From instabilities to turbulence in rotating stratied ows with horizontal and vertical shear
- Author(s): Arobone, Eric Moore;
- et al.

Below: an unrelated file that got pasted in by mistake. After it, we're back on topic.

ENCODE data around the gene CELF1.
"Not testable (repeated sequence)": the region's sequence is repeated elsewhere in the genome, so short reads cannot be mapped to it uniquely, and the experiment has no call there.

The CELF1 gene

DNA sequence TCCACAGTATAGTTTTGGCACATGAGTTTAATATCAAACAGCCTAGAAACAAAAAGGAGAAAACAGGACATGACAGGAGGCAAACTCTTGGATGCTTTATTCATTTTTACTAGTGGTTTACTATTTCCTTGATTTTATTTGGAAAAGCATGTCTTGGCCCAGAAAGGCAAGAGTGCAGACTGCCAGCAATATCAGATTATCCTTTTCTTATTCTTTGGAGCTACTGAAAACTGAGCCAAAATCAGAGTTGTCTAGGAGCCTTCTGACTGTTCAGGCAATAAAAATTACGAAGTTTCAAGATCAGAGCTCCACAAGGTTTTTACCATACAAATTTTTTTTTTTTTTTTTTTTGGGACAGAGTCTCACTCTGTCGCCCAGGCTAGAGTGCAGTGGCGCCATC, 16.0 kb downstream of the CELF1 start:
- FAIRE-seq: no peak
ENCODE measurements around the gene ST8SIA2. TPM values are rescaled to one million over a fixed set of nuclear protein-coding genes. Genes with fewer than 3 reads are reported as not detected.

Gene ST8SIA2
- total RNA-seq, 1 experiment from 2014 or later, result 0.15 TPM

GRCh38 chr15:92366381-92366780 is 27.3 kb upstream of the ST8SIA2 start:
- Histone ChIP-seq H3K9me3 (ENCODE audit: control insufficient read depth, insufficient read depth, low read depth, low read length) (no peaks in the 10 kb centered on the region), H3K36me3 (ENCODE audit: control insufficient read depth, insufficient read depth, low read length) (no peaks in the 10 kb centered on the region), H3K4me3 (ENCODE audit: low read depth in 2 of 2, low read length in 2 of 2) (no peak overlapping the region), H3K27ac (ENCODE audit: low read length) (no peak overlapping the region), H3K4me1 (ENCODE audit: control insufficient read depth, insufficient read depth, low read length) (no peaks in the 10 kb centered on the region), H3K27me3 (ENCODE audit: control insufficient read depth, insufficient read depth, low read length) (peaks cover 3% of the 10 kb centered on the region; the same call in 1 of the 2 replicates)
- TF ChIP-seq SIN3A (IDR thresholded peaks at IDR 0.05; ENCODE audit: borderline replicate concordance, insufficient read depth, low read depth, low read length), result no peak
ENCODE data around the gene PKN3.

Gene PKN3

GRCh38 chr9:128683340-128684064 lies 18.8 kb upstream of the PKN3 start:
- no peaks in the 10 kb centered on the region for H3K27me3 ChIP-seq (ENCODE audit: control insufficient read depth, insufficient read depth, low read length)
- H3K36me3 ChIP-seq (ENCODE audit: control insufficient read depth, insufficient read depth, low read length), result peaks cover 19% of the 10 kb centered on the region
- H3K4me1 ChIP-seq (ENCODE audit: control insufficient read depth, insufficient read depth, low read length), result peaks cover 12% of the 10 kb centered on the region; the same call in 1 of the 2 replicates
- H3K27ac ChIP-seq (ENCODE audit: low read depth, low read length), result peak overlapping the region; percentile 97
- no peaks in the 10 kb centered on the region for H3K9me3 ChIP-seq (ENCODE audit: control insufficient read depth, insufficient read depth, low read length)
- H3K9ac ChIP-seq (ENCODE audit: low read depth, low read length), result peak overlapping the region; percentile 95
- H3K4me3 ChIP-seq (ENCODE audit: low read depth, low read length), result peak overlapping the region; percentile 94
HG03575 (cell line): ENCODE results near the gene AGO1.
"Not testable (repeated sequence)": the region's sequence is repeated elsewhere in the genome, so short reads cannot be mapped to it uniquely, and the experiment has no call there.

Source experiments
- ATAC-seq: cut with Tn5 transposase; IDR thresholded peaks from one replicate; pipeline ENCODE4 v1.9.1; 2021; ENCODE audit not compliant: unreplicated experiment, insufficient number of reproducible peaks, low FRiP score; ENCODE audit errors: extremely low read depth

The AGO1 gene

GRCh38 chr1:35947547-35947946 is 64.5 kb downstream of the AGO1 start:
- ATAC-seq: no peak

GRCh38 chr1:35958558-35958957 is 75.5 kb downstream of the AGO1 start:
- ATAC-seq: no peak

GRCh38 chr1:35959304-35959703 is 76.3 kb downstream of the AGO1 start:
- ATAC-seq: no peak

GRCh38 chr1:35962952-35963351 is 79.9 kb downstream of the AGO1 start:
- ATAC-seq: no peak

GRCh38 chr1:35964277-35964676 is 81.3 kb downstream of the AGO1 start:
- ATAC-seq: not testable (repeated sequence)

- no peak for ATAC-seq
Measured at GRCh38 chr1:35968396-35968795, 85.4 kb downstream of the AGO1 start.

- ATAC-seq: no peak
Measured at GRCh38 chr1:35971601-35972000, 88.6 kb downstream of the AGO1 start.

Two idealized rotating and stratified flows are explored using linear stability analysis and three-dimensional direct numerical simulations. The first problem explores barotropic mean flow containing horizontally-oriented shear flow in the form of a mixing layer. The second problem explores a uniform baroclinic mean flow in the form of a homogeneous density front in thermal wind balance with uniform vertical shear. Both flows are explored using Richardson and Rossby numbers appropriate for submesoscale shear flows, with lateral length scales of roughly 1 to 20 kilometers. The horizontal shear flow results in simultaneous inertial and barotropic instabilities provided the mixing layer vorticity is opposite in sign and substantially greater in magnitude than the Coriolis parameter. When the vorticity of the mixing layer is opposite in sign and similar in magnitude to the Coriolis parameter the barotropic instability is fundamentally altered. The vertical wavenumber associated with this new instability increases by an order of magnitude destabilizing barotropic vortices leading to increased turbulence intensity well outside of the inertially unstable regime. Symmetric instability (fluctuations have no along-front variation and are aligned with isopycnals) has been identified in the literature as a potential route to turbulence at fronts as an alternative to wind-driven boundary layer mixing. Linear analysis and simulations of a uniform baroclinic flow in initial geostrophic balance performed here suggest that the instability responsible for initiating transition to turbulence should be near-symmetric and not exactly symmetric as predicted for asymptotically large time scales. Owing to near-symmetry, the instability fundamentally differs from the purely symmetric instability due to currents crossing surfaces of constant density and tapping the reservoir of potential energy available in the front. The presence of strong vertical shear only intensifies this effect as time increases. A highly-resolved turbulent simulation demonstrates a pathway to turbulence from quiescent flow via near- symmetric currents which succumb to shear-convective instabilities which in turn act to destabilize vorticity fluctuations aligned with the mean vorticity in the base flow. Once these fluctuations are sufficiently strong enough, the flow three--dimensionalizes and rapidly breaks down into turbulence throughout the domain